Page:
The alleged Russian botmaster behind the Kelihos botnet was arrested while on vacation in Spain, putting an end to a seven-year cybercrime operation that foisted hundreds of millions of spam messages on consumers, as well as a dangerous array of banking malware and ransomware.

Pyotr Levashov, also known as Peter Severa and a handful of other aliases, was arrested on Sunday by authorities in Barcelona. The U.S. Department of Justice yesterday released a statement acknowledging international cooperation between U.S. and foreign authorities, as well as the Shadow Server Foundation and Crowdstrike, in making the arrest and seizing infrastructure used to support Kelihos and Levashov’s operations.

“The ability of botnets like Kelihos to be weaponized quickly for vast and varied types of harms is a dangerous and deep threat to all Americans, driving at the core of how we communicate, network, earn a living, and live our everyday lives,” said Acting Assistant Attorney General Kenneth A. Blanco.

Kelihos surfaced in 2010 after the takedown of the Storm botnet. For years, it had targeted Windows machines with nonstop spam pushing counterfeit drugs, pump-and-dump stock scams and other fraudulent schemes. It was also proficient is spreading banking malware such as Vawtrak and Kronos, and a number of different ransomware families.

The DoJ said it obtained a Rule 41 warrant to facilitate the Kelihos takedown.

“The warrant obtained by the government authorizes law enforcement to redirect Kelihos-infected computers to a substitute server and to record the Internet Protocol addresses of those computers as they connect to the server,” the DoJ said. “This will enable the government to provide the IP addresses of Kelihos victims to those who can assist with removing the Kelihos malware including internet service providers.”

The DoJ said it began blocking Kelihos domains on Saturday, less than 24 hours before Levashov’s arrest.

Levashov, of St. Petersburg, is No. 7 of Spamhaus’ list of the worst spammers, and is alleged to have been partners with American spammer Alan Ralsky.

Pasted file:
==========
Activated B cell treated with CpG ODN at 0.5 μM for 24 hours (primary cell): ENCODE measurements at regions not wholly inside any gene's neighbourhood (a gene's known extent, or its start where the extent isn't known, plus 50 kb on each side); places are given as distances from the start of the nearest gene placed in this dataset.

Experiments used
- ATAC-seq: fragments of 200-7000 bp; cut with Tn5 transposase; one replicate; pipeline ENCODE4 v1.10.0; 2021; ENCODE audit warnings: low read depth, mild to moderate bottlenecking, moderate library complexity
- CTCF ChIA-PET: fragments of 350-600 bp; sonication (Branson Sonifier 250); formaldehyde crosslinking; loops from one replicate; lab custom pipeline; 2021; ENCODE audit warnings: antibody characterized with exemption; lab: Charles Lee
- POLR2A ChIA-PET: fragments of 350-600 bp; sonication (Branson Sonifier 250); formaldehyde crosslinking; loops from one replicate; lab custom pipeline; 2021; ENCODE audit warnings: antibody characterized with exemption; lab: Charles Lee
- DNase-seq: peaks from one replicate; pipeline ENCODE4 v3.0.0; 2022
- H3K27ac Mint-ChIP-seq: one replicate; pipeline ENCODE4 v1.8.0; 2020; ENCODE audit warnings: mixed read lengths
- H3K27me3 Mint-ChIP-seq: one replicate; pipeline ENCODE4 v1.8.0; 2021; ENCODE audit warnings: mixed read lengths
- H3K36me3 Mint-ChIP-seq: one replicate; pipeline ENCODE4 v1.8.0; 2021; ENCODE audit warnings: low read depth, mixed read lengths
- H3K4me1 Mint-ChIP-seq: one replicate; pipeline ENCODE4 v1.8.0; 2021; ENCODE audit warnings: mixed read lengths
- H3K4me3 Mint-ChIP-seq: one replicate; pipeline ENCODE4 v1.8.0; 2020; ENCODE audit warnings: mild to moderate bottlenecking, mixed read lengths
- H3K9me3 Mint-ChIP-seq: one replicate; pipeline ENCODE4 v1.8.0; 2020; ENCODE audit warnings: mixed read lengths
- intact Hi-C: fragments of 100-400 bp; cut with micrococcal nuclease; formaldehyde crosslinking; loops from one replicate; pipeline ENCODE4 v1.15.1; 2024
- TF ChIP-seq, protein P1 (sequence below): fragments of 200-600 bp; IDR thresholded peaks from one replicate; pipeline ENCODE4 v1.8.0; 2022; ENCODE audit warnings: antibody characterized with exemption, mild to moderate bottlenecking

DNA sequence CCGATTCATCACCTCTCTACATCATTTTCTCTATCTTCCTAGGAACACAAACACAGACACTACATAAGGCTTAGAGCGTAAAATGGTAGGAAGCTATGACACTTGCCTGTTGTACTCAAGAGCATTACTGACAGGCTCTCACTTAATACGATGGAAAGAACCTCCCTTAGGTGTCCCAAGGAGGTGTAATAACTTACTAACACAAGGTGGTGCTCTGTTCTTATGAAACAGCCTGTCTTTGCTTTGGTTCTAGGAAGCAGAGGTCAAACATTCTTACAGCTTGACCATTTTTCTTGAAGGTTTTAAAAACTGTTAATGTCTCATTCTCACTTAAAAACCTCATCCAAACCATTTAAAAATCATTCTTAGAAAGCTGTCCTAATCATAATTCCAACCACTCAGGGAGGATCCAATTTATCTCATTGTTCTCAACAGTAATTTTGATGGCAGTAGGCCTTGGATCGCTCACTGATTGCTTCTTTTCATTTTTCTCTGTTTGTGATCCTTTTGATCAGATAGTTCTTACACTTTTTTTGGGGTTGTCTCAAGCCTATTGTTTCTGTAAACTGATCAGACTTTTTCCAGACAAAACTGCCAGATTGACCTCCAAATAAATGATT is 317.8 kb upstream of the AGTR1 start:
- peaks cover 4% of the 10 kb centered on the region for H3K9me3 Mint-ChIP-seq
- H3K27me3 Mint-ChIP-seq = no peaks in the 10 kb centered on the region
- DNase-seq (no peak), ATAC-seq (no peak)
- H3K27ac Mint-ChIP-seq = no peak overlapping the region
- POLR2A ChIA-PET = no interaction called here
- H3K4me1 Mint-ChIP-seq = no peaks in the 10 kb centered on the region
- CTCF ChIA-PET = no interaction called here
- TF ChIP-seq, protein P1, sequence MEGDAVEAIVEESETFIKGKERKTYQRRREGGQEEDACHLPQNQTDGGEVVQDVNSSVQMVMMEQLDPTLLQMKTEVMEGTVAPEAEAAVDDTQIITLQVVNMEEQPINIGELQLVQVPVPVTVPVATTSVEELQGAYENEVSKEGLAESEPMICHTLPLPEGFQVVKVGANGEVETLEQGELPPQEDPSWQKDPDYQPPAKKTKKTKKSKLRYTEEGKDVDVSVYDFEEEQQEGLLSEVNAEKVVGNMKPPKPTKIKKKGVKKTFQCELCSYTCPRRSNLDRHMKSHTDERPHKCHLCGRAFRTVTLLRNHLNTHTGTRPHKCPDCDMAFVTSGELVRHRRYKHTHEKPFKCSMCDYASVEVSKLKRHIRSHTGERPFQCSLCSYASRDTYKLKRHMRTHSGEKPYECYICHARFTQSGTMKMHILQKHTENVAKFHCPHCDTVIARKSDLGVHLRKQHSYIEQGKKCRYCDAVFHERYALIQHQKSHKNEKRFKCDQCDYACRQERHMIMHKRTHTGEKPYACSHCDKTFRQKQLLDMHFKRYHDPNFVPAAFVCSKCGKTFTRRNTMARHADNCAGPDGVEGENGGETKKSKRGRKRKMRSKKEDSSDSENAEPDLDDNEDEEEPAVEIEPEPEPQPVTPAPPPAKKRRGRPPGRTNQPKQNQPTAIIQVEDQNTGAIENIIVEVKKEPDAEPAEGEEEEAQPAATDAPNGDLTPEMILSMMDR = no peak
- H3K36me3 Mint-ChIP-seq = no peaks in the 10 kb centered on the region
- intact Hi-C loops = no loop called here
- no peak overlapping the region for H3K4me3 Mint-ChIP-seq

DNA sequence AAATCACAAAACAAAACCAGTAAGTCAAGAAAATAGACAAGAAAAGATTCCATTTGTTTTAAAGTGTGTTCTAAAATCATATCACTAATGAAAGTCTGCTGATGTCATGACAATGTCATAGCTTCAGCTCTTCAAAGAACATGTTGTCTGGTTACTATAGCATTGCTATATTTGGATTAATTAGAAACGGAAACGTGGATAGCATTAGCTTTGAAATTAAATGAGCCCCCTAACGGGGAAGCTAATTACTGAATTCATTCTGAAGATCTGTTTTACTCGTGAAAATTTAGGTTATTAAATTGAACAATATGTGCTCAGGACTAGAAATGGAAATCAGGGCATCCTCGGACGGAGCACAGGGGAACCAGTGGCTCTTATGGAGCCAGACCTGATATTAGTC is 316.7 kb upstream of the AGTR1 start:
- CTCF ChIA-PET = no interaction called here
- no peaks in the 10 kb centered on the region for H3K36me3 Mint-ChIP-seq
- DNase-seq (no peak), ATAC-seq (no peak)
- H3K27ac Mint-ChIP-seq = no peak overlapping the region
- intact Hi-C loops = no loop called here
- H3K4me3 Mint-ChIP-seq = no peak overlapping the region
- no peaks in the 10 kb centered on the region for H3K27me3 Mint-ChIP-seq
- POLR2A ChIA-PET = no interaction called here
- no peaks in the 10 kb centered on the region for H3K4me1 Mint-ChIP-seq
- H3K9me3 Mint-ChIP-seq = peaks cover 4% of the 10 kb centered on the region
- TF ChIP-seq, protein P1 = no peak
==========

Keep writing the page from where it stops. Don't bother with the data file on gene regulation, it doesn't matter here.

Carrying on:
Kelihos has survived a number of past takedowns, including a live sinkholing of thousands of bots that happened during the 2013 RSA Conference conducted by former Kaspersky Lab researcher Tillmann Werner. Werner and Stefan Ortloff had previously been part of previous Kelihos shutdowns in 2011 and 2012 and published a post-mortem on the shutdowns in 2013 that showed a steady downturn in new Kelihos bots.

The botnet resurfaced time and time again and spread malware that harvested credentials from infected computers, including usernames and passwords for online banking accounts.

The DoJ said it obtained civil and criminal court orders from the District of Alaska that granted authorities permission to redirect command and control requests from bots to servers controlled by law enforcement. They were also entitled to block any commands sent by the botmaster in attempt to regain control of his network and bots.

“The warrant obtained by the government authorizes law enforcement to redirect Kelihos-infected computers to a substitute server and to record the Internet Protocol addresses of those computers as they connect to the server,” the DoJ said. “This will enable the government to provide the IP addresses of Kelihos victims to those who can assist with removing the Kelihos malware including internet service providers.”

Categories: Government, Malware

Leave A Comment

Your email address will not be published. Required fields are marked *

You may use these HTML tags and attributes: <a href="" title=""> <abbr title=""> <acronym title=""> <b> <blockquote cite=""> <cite> <code> <del datetime=""> <em> <i> <q cite=""> <s> <strike> <strong>